The sheer vacuousness of Australian (and indeed global) party politics is shown by the LNP victory in Queensland. As is stated in this article, voters have 'voted for change'. That is all: they were vaguely fed up and voted for a change. Well, they'll get one, just as NSW did before them. They will get a slightly quickened pace of neoliberal destitution. The bottom line is that in the current situation of competition between Labor's slightly socially muted neoliberalism, and the Coalition's slightly less social neoliberalism there is no obvious choice and voters simply challenge incumbency based on factors that are whimsical and irrelevant. This is one reason why there is so much focus on personalities, on tiny blunders, on minor issues today, because these are the only things that constitute points of differentiation, lightning rods for mass discontent. Let's go further: 'twas ever thus, more or less. Politics is generally hegemonic in this way, with broad consensus between parties. What's exceptional is when you get a Whitlam moment, at which a party actually pushes through significant changes, in which a new hegemony is partly established.
It's an obvious piece of commentary, but I think still bears noting, that the victory of the Coalition in NSW, and their ability to rule with support from the Shooters and Christians in the Upper House means that the far right have a serious influence now in NSW. OF course, their influence is marginal, and mainly confined to ramping up shooting in national parks and prayer in schools. The exacerbates though what is genuinely awful situation of having the Coalition in government – given that Labour is really already clearly on the right of the political spectrum by any reasonable measure, we're dealing with a radical right-wing government already.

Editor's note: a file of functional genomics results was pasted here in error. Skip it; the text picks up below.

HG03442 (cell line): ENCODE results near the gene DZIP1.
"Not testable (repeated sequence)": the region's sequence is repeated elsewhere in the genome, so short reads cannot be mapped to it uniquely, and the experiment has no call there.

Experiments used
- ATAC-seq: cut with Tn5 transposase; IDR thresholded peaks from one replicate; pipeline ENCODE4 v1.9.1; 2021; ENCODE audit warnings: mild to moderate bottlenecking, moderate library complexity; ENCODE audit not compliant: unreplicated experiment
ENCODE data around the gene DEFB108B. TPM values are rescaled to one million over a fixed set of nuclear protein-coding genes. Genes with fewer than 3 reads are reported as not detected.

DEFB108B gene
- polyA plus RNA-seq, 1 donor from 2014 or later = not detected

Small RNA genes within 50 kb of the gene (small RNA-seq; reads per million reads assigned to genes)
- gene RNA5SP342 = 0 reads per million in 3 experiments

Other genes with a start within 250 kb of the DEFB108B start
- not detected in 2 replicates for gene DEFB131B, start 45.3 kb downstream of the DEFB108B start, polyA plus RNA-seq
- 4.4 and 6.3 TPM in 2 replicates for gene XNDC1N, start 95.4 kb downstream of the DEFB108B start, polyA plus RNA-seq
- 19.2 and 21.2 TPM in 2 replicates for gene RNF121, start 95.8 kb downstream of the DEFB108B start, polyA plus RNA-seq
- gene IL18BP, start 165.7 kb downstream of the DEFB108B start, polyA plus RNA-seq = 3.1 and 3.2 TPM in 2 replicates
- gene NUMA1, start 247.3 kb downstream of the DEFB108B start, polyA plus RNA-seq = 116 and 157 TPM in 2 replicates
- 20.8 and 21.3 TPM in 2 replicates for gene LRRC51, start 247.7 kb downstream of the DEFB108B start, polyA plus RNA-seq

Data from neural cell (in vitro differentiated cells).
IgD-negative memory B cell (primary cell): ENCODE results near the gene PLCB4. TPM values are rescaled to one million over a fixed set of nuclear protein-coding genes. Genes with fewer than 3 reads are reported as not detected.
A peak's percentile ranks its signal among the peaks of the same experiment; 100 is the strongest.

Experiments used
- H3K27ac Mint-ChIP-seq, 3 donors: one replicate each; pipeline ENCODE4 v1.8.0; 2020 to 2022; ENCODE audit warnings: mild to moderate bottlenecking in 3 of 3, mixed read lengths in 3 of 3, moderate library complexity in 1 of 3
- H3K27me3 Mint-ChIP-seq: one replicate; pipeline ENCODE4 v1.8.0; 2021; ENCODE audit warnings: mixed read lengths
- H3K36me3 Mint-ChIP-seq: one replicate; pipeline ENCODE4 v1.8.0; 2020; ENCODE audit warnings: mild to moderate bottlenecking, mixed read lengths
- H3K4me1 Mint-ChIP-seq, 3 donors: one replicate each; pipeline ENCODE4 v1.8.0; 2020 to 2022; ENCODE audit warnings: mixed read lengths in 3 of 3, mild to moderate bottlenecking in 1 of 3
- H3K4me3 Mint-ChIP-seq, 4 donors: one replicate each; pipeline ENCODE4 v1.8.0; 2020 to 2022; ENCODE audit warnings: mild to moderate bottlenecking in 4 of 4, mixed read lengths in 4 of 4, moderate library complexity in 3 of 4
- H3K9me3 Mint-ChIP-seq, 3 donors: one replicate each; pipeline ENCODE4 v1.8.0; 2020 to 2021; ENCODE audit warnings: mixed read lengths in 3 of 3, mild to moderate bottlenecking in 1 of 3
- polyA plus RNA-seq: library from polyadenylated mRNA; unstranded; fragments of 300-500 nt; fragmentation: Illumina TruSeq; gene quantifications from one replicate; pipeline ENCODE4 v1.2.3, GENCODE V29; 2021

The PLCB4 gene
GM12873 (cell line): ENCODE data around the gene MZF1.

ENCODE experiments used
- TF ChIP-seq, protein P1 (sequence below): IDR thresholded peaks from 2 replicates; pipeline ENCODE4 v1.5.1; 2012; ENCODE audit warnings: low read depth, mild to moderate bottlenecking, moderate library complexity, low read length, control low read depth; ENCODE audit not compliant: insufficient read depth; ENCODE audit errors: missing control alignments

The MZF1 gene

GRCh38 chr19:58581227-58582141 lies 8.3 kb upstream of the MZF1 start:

This is dissimilar to the situation federally inasmuch as the need for support from independents federally for Labour to rule means that Labour is not simply dragged to the left by the Greens – more's the pity.
Optimism about the Australian economic outlook is premised on the idea that Chinese demand for resource exports will carry Australia through. I do not believe that the resources sector is really capable of keeping the Aus economy afloat, and that what is really keeping it afloat is precisely the myth of its own robustness. But in any case, it seems dubious to think that the Chinese demand will last forever. To wit, a couple of pieces by Bloomberg correspondent William Pesek. Firstly, this general piece, warning about the stability of the Chinese economy. Secondly, a more specific warning directed at Australia.
The Australian economy has kept rumbling forward for the last couple of years like a headless chicken. "Look how it runs around! It's not dead!" But, sooner or later, chickens must come home to rot. The key point of vulnerability and volubility in the Australian economy is the house price bubble. This is now deflating everywhere but Sydney. In conjunction, the economy has just nosedived into recession (though not by the strict definition by which only several quarters of recession is counted as recession). The blame for the latter is being placed on the weather, much as it was in the UK earlier this year. But you put these two things together and one may see the crucial puncture. Of course, given a global situation in which capital has nowhere to go, and with Australian interest rates still so high, mass capital flight is not upon us yet. But we may finally see the adjustment to house prices and dollar that we've been waiting for.
Update The chicken is teetering, woohoo.
Here's an interesting little nugget: private schools in NSW are allowed to exclude students on the grounds of their sexuality. An interesting way to turn this around, it occurs to me, might be to establish a gay-only private school, pending what I think is the almost inevitable abolition of this law.
This story is a little confusing to the capsule narrative I have of Tanya Plibersek, viz. that she's about the most left-wing federal Labor MP in NSW. Here she appears as the right fringe of the Left, demanding action against WikiLeaks. It is hard to imagine how she can be called left-wing at all on this basis. It's an odd thing for her to say, because the ALP strategy for retaining her seat seems to be to compete with the Greens on a left-wing terrain. Perhaps with the precedent being set in Melbourne of the Libs preferencing Labor, a new strategy of wooing Liberal preferences is to be expected in the inner city.